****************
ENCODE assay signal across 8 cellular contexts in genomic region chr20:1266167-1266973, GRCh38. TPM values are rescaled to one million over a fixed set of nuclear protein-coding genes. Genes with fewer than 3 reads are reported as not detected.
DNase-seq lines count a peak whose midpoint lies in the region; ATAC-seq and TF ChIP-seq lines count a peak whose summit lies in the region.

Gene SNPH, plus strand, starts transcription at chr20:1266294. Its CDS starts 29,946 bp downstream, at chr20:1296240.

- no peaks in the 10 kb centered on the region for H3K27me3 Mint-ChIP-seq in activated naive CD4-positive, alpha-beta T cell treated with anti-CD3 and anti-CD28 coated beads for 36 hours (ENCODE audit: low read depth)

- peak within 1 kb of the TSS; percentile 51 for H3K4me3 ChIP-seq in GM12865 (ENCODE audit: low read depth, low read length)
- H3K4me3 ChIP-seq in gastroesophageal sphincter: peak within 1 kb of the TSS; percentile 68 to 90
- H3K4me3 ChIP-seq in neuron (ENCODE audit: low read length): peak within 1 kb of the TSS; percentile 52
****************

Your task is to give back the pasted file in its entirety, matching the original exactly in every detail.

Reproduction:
ENCODE assay signal across 8 cellular contexts in genomic region chr20:1266167-1266973, GRCh38. TPM values are rescaled to one million over a fixed set of nuclear protein-coding genes. Genes with fewer than 3 reads are reported as not detected.
DNase-seq lines count a peak whose midpoint lies in the region; ATAC-seq and TF ChIP-seq lines count a peak whose summit lies in the region.

Gene SNPH, plus strand, starts transcription at chr20:1266294. Its CDS starts 29,946 bp downstream, at chr20:1296240.

- no peaks in the 10 kb centered on the region for H3K27me3 Mint-ChIP-seq in activated naive CD4-positive, alpha-beta T cell treated with anti-CD3 and anti-CD28 coated beads for 36 hours (ENCODE audit: low read depth)

- peak within 1 kb of the TSS; percentile 51 for H3K4me3 ChIP-seq in GM12865 (ENCODE audit: low read depth, low read length)
- H3K4me3 ChIP-seq in gastroesophageal sphincter: peak within 1 kb of the TSS; percentile 68 to 90
- H3K4me3 ChIP-seq in neuron (ENCODE audit: low read length): peak within 1 kb of the TSS; percentile 52